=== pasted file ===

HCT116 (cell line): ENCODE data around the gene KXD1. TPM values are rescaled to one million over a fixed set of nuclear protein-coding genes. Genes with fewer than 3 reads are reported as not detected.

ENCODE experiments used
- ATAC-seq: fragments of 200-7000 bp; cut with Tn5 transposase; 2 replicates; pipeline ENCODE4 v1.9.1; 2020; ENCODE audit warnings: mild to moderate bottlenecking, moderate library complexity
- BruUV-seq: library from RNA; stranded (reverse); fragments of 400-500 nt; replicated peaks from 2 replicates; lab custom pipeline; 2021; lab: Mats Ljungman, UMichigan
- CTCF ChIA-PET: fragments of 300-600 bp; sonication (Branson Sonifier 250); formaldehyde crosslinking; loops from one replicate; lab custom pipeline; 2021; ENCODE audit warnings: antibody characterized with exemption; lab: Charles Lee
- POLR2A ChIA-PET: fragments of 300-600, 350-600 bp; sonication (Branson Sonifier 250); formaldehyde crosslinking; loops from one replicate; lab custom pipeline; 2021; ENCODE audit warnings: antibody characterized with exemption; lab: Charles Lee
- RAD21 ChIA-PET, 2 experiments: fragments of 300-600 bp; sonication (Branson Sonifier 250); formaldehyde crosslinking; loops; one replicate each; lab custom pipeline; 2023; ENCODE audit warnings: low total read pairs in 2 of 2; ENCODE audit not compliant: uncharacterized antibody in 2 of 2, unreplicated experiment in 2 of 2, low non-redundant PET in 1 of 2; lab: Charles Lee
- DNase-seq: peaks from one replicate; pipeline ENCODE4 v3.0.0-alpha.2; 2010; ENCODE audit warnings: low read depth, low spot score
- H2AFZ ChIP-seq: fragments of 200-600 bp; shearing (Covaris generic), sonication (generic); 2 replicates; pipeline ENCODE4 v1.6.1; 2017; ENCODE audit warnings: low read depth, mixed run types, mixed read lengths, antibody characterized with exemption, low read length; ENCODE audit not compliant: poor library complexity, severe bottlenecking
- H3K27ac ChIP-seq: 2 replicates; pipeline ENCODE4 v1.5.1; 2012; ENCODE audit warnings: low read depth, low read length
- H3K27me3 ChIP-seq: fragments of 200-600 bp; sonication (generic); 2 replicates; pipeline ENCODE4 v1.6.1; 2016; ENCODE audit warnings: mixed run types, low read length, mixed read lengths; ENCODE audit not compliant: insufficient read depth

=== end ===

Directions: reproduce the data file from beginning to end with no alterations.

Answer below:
HCT116 (cell line): ENCODE data around the gene KXD1. TPM values are rescaled to one million over a fixed set of nuclear protein-coding genes. Genes with fewer than 3 reads are reported as not detected.

ENCODE experiments used
- ATAC-seq: fragments of 200-7000 bp; cut with Tn5 transposase; 2 replicates; pipeline ENCODE4 v1.9.1; 2020; ENCODE audit warnings: mild to moderate bottlenecking, moderate library complexity
- BruUV-seq: library from RNA; stranded (reverse); fragments of 400-500 nt; replicated peaks from 2 replicates; lab custom pipeline; 2021; lab: Mats Ljungman, UMichigan
- CTCF ChIA-PET: fragments of 300-600 bp; sonication (Branson Sonifier 250); formaldehyde crosslinking; loops from one replicate; lab custom pipeline; 2021; ENCODE audit warnings: antibody characterized with exemption; lab: Charles Lee
- POLR2A ChIA-PET: fragments of 300-600, 350-600 bp; sonication (Branson Sonifier 250); formaldehyde crosslinking; loops from one replicate; lab custom pipeline; 2021; ENCODE audit warnings: antibody characterized with exemption; lab: Charles Lee
- RAD21 ChIA-PET, 2 experiments: fragments of 300-600 bp; sonication (Branson Sonifier 250); formaldehyde crosslinking; loops; one replicate each; lab custom pipeline; 2023; ENCODE audit warnings: low total read pairs in 2 of 2; ENCODE audit not compliant: uncharacterized antibody in 2 of 2, unreplicated experiment in 2 of 2, low non-redundant PET in 1 of 2; lab: Charles Lee
- DNase-seq: peaks from one replicate; pipeline ENCODE4 v3.0.0-alpha.2; 2010; ENCODE audit warnings: low read depth, low spot score
- H2AFZ ChIP-seq: fragments of 200-600 bp; shearing (Covaris generic), sonication (generic); 2 replicates; pipeline ENCODE4 v1.6.1; 2017; ENCODE audit warnings: low read depth, mixed run types, mixed read lengths, antibody characterized with exemption, low read length; ENCODE audit not compliant: poor library complexity, severe bottlenecking
- H3K27ac ChIP-seq: 2 replicates; pipeline ENCODE4 v1.5.1; 2012; ENCODE audit warnings: low read depth, low read length
- H3K27me3 ChIP-seq: fragments of 200-600 bp; sonication (generic); 2 replicates; pipeline ENCODE4 v1.6.1; 2016; ENCODE audit warnings: mixed run types, low read length, mixed read lengths; ENCODE audit not compliant: insufficient read depth